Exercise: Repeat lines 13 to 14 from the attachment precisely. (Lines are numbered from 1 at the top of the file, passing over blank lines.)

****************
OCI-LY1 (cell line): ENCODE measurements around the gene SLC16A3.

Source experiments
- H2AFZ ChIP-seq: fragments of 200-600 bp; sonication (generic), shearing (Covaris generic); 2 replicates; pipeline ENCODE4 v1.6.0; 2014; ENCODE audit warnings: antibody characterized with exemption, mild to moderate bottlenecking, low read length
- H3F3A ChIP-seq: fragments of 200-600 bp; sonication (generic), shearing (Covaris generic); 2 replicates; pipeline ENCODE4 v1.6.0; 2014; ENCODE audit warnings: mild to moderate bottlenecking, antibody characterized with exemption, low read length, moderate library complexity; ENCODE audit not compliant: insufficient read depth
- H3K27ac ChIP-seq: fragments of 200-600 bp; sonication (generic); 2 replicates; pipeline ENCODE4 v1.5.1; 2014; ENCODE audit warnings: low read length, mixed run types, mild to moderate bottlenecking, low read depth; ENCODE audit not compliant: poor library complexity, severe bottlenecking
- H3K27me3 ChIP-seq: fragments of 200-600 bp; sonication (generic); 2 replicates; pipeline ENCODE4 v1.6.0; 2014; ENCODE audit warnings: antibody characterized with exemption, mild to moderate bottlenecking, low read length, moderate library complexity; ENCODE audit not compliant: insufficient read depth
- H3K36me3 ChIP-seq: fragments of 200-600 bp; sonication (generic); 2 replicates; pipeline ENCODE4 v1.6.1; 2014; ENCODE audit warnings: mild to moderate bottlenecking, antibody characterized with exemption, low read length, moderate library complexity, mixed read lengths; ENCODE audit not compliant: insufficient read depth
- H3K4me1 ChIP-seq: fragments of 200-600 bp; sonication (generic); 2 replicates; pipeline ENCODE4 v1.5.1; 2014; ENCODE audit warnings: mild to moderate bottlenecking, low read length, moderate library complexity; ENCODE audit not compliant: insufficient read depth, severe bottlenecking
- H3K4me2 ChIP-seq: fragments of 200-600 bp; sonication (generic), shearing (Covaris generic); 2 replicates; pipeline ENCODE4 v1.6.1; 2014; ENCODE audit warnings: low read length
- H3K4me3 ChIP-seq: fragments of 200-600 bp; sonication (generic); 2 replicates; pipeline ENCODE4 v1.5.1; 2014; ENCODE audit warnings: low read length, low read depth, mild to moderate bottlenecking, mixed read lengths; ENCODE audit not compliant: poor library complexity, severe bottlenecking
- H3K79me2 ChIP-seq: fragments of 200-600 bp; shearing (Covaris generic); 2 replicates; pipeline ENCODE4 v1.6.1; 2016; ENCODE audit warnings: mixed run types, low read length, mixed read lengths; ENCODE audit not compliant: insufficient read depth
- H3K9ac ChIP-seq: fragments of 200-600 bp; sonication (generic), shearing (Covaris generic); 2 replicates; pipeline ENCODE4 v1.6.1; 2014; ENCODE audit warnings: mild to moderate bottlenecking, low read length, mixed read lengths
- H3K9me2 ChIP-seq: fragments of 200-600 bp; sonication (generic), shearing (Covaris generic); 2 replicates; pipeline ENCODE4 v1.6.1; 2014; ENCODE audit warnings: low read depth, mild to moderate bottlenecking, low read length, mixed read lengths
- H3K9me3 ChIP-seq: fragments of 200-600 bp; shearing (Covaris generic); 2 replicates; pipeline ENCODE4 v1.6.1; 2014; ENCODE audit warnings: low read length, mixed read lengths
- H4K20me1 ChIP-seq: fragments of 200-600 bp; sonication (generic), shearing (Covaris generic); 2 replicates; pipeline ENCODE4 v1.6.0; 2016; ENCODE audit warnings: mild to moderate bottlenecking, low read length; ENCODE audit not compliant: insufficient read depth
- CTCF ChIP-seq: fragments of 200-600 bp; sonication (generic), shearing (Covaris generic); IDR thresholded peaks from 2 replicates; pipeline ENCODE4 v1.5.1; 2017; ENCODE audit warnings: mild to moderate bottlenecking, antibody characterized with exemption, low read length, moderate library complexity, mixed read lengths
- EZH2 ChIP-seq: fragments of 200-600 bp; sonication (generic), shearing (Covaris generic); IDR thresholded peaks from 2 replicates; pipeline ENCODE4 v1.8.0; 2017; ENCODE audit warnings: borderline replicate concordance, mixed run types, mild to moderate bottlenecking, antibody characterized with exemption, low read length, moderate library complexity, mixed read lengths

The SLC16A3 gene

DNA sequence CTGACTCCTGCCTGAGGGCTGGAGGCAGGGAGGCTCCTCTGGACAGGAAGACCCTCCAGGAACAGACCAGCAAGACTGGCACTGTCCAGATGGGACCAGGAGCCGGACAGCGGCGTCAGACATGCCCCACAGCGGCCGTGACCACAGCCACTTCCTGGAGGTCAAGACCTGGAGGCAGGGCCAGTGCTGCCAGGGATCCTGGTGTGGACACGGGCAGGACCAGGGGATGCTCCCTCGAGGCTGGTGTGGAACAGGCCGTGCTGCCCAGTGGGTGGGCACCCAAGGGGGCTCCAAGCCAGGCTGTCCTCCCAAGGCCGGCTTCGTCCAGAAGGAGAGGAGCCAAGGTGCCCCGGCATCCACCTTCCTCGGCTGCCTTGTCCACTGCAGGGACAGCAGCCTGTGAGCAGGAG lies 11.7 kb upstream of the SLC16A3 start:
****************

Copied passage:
- H3K9me2 ChIP-seq: fragments of 200-600 bp; sonication (generic), shearing (Covaris generic); 2 replicates; pipeline ENCODE4 v1.6.1; 2014; ENCODE audit warnings: low read depth, mild to moderate bottlenecking, low read length, mixed read lengths
- H3K9me3 ChIP-seq: fragments of 200-600 bp; shearing (Covaris generic); 2 replicates; pipeline ENCODE4 v1.6.1; 2014; ENCODE audit warnings: low read length, mixed read lengths